to have the necessary courage or boldness for something; be bold enough: You wouldn't dare!
to meet defiantly; face courageously:They dared the waves of the North Atlantic.
to have the necessary courage or boldness to (used chiefly in questions and negatives): How dare you speak to me like that? He dare not mention the subject again.
a challenge or provocation posed to someone to test their boldness or courage:I accepted the dare.
an action proposed to someone as a challenge or test of boldness or courage:Will he be able to complete the dare?She knew it was going to be a humiliating dare.
dare say. See entry at daresay.
Idioms about dare
on a dare, in response to being challenged to attempt something dangerous or bold: She scaled the wall on a dare.
- dar·er, noun
- re·dare, verb (used with object), re·dared, re·dar·ing.
- un·dared, adjective
Other definitions for Dare (2 of 3)
Vir·gin·ia [ver-jin-yuh], /vərˈdʒɪn yə/, 1587–?, daughter of Lost Colony settlers, the first child born in the Americas to English parents.
Other definitions for DARE (3 of 3)
Dictionary of American Regional English.
Dictionary.com Unabridged Based on the Random House Unabridged Dictionary, © Random House, Inc. 2023
How to use dare in a sentence
The man who removed the dolphin from the Indus River that Jabbar and his colleagues were trying to save told a judge he was responding to an impromptu dare by a friend.
In defiance, I held my ticket above my head, which triggered the spitting and chants of “How dare You!”
Despite the 21 years I did in prison for a drug conviction, I am assimilating back into mainstream or, dare I say, white America.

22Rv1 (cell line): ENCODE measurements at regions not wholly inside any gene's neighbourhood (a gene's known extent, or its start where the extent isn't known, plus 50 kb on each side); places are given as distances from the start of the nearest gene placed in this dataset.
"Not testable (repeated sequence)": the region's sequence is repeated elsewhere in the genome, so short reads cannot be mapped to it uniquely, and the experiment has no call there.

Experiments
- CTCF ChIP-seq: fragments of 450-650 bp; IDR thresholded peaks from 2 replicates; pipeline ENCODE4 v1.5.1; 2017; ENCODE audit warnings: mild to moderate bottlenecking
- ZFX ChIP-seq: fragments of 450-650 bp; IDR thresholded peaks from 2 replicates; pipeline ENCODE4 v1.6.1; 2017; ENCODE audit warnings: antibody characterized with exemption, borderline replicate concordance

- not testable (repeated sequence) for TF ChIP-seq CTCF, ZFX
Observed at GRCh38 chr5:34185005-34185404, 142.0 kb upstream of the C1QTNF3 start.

We feel their strangeness when we read their words—they lived on a plane where few dare to tread.Sor Juana: Mexico’s Most Erotic Poet and Its Most Dangerous Nun | Katie Baker | November 8, 2014 | THE DAILY BEAST
While it may not leave you with many profound truths, I dare you not to fall in love.
He adds: “None of the fighters will dare touch it, if an emir has given permission.”
None other would dare to show herself unveiled to a stranger, and a white man at that.The Red Year | Louis Tracy
I never dare venture over except as the guest of some more fortunate friend.Ancestors | Gertrude Atherton
I do not know—I do not dare to believe—that I shall live to hear that key grating in the lock.The Salvaging Of Civilisation | H. G. (Herbert George) Wells
She would not dare to choose, and begged that Mademoiselle Reisz would please herself in her selections.The Awakening and Selected Short Stories | Kate Chopin
For accurate work the best instruments are the von Fleischl-Miescher and the dare.A Manual of Clinical Diagnosis | James Campbell Todd
British Dictionary definitions for dare
(tr) to challenge (a person to do something) as proof of courage
(can take an infinitive with or without to) to be courageous enough to try (to do something): she dares to dress differently from the others; you wouldn't dare!
(tr) rare to oppose without fear; defy
I dare say or I daresay
(it is) quite possible (that)
probably: used as sentence substitute
a challenge to do something as proof of courage
something done in response to such a challenge
- darer, noun
Collins English Dictionary - Complete & Unabridged 2012 Digital Edition © William Collins Sons & Co. Ltd. 1979, 1986 © HarperCollins Publishers 1998, 2000, 2003, 2005, 2006, 2007, 2009, 2012